Like Max Tempkin, John does not like anesthesia. He really doesn’t like the idea of going out and waking up later while people are fucking with his mouth and stuff. He doesn’t like the prospect of a doctor coming into a waiting-room and going ”He didn’t make it!”, having his family go ”But it was a wisdom tooth?” and the doctor reply ”Yeah, but we did something wrong” They never say ”wrong”! Once they give you a thing that reduces the amount of breathing, anything could happen. Anesthesia is the toughest part of it and it is very difficult to get right!

Listening to NPR (RL238)

Listening to NPR is like a dishwasher in the background. John never really listens to NPR which surprises Merlin who has gotten into it quite a bit.

State Fairs (RL260)

It was a long time since Merlin had been at a state fair, he wouldn’t even know where to go. When he lived in Florida, they would go to many regional fairs. On two occasions as a child he was almost killed by Bob Hope at the Ohio State Fair when he was almost hit by his limousine. A lot of young people aren’t going to appreciate how cool it was to almost get killed by Bob Hope, because he was arguably the country's most popular and best known comedian. He is the original Tom Hanks. John once saw Count Basie at Disneyland and thought that meant he had some real connection to the real America, but Merlin almost got killed by Bob Hope! Merlin’s favorite fair is the Strawberry Festival in Plant City where they celebrate the harvesting of strawberries. It was a generic fair, you could see Night Ranger or a Country band, but you could also make your own strawberry shortcake and Merlin likes anything with strawberries. It was not a Build-A-Bear-type situation, however.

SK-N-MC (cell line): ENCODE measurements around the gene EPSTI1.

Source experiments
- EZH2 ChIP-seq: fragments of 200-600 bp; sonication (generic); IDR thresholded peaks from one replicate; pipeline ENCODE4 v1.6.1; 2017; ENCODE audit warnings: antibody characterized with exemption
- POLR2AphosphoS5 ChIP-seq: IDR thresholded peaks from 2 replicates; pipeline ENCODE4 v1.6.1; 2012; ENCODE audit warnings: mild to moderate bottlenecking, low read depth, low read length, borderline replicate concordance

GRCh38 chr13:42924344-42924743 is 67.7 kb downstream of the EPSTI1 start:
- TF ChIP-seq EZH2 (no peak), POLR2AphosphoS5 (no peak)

Privacy (RW47)

John is very revealing and talks about intimate things on his podcasts. Although some stories seem fantastical, they are all 99% true. Every once in a while John changes somebody’s name to protect them. Despite that, there is also a lot that John doesn’t say about who he is and what constitutes his life in both the socio-, psycho-, and spiritual sense. He tries to maintain privacy, but he doesn’t care about privacy the way it gets talked about for the most part. If you want his passwords and read all his email, that is fine.